If there is anything that is offensive or disheartening about how Jojo Rabbit handles Nazism and the Holocaust, the film never dignifies the idea that fascism doesn’t come from nowhere. And yet, we are meant to identify with and believe in the humanity of fascists. Oh sure, we see the inherent toxicity and self-destructive nature of these phenomena. And we somewhat get a sense of how scary and costly doing the right thing can be. No one should expect Taika Waititi to solve populism or nationalism, but if the solution is to pad dark concepts and history with goofy bits and saccharine contrivances, that resistance can be boiled down to love and dancing, don’t make this movie. Not every film about serious topics needs to address those ideas with unflinching severity, but they should treat them honestly and thoroughly.

Jojo Rabbit is not the feel-good romp Waititi thinks he made. The film just isn’t thoughtful or disciplined enough. Though I hate to draw comparisons, plenty of movies about Nazi Germany or similar times prove that a film like Jojo Rabbit could undoubtedly work. Take Ernst Lubitsch’s achingly hilarious To Be or Not To Be, or the beautiful and tragic, and darkly hilarious The Tin Drum. Even Schindler’s List, a devastating, unyielding depiction of the Holocaust matched by virtually no other narrative feature film, is deeply funny. Last year, we had both BlacKkKlansman and The Death of Stalin, both of which find absurdity in nationalism and fascist abuse. All of these films find humor and often heart, while never undercutting the grave seriousness of the events they’re depicting. But Jojo Rabbit doubles down on the wrong things. Waititi so adamantly wants to offend no one that one can’t help feel the punches being pulled before their eyes. Maybe he just had nothing to say about Nazism. Maybe he thought dressing up and Mel Brooks-ifying Hitler and Nazi Germany would be so funny that everything else would fall into place from there. If Jojo Rabbit thinks they are brave or cutting, they’re one dumb bunny.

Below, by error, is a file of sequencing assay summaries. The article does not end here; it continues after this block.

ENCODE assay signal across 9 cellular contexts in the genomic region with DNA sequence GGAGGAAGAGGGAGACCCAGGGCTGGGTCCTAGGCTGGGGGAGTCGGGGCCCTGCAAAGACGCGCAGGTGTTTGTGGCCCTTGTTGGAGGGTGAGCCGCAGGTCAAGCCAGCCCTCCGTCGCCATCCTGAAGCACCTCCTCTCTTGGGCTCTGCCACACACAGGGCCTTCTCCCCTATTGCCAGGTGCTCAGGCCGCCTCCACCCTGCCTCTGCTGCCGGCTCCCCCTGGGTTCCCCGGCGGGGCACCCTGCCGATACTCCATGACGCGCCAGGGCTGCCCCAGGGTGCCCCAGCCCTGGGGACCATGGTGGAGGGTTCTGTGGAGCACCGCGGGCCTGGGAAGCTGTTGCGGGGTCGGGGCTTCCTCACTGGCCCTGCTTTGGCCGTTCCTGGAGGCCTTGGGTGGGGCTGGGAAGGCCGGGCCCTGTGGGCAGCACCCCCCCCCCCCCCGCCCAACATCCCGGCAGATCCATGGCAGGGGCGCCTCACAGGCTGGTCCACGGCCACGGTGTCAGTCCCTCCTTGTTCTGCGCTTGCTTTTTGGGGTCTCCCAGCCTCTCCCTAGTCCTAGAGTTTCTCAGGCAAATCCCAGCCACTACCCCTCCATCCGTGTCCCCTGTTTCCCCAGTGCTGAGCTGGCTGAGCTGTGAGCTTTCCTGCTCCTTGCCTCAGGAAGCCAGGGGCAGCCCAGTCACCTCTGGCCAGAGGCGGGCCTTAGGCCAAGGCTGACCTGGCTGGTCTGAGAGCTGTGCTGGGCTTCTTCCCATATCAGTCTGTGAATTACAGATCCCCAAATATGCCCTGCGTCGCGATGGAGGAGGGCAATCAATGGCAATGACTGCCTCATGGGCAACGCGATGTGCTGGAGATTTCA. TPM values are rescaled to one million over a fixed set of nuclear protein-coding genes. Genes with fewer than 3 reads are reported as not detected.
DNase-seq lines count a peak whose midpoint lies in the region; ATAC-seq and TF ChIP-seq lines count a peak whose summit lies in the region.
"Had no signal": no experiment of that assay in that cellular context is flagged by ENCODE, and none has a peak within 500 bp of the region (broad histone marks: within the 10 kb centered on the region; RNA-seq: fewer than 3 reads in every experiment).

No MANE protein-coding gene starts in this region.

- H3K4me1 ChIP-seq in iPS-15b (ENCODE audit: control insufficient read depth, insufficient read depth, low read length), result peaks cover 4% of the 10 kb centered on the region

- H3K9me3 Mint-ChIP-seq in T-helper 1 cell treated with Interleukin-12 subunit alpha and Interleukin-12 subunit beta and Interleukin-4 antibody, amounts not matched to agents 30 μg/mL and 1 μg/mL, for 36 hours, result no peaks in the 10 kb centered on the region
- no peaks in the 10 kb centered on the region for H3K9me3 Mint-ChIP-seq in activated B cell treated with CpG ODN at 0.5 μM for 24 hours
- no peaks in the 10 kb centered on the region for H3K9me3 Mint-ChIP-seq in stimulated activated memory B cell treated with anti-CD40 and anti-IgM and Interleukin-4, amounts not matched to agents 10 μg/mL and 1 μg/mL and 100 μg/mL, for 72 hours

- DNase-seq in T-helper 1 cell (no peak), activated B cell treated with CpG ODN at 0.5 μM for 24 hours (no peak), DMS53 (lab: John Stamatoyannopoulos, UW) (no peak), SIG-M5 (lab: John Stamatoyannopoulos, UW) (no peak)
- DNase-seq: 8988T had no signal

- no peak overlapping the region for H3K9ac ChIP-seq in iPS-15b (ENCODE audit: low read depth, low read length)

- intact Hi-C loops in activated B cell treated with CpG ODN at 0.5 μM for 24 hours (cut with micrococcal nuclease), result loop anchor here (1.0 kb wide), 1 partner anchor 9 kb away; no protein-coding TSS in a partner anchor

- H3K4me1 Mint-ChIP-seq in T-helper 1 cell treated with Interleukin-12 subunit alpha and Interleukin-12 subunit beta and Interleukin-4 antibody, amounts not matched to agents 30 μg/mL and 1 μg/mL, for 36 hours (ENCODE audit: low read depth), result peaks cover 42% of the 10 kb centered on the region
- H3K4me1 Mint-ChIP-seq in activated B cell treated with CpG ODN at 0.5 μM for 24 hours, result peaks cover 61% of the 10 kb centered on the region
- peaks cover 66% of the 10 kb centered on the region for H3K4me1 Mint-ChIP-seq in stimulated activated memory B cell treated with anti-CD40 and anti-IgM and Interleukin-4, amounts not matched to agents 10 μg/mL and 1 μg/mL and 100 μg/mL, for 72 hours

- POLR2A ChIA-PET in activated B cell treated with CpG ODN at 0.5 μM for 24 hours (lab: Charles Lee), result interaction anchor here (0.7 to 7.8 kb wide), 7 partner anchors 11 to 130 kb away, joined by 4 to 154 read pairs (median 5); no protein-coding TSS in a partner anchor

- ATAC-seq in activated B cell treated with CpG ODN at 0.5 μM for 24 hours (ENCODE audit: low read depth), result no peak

Rating – 4.3/10